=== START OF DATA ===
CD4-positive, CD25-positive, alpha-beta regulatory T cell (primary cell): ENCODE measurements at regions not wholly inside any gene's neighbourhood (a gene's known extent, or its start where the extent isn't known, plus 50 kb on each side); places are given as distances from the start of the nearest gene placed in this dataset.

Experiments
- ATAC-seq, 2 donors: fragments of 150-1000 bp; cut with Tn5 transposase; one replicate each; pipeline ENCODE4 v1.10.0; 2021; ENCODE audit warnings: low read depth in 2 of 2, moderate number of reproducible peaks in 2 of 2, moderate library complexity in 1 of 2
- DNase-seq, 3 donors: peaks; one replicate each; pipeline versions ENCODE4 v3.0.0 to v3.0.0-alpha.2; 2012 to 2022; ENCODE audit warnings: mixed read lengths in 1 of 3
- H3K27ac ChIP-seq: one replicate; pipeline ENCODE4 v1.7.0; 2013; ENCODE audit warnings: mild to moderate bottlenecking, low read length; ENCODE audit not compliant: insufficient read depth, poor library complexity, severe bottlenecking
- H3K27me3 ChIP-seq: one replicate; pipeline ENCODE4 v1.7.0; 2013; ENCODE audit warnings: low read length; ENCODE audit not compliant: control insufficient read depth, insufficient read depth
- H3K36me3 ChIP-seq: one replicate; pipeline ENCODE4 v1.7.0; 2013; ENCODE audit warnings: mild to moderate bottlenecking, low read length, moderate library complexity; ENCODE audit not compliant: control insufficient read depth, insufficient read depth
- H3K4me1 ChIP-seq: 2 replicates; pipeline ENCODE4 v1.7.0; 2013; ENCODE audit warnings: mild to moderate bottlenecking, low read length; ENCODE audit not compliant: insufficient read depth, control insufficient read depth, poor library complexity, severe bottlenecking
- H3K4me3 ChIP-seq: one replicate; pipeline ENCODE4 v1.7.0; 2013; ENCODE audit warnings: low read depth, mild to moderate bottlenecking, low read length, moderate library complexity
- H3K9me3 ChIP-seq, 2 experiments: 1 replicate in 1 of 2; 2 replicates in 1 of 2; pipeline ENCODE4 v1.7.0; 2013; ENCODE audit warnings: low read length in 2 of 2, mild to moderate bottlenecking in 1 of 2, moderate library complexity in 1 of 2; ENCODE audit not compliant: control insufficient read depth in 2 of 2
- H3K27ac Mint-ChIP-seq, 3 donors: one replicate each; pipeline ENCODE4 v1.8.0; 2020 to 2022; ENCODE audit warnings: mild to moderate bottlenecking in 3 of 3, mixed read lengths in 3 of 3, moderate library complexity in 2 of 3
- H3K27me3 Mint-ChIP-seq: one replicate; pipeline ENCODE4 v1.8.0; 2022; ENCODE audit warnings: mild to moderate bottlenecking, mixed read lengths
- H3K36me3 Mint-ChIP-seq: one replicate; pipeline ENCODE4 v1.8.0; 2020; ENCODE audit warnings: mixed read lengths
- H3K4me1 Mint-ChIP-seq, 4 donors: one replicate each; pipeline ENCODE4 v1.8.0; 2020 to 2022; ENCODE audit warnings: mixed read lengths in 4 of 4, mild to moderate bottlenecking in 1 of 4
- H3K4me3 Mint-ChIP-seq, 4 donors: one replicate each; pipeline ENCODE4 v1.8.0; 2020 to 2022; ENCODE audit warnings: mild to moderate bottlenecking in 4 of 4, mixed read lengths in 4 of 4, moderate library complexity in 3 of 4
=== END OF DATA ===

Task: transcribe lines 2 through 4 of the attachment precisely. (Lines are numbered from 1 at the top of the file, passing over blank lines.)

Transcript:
Experiments
- ATAC-seq, 2 donors: fragments of 150-1000 bp; cut with Tn5 transposase; one replicate each; pipeline ENCODE4 v1.10.0; 2021; ENCODE audit warnings: low read depth in 2 of 2, moderate number of reproducible peaks in 2 of 2, moderate library complexity in 1 of 2
- DNase-seq, 3 donors: peaks; one replicate each; pipeline versions ENCODE4 v3.0.0 to v3.0.0-alpha.2; 2012 to 2022; ENCODE audit warnings: mixed read lengths in 1 of 3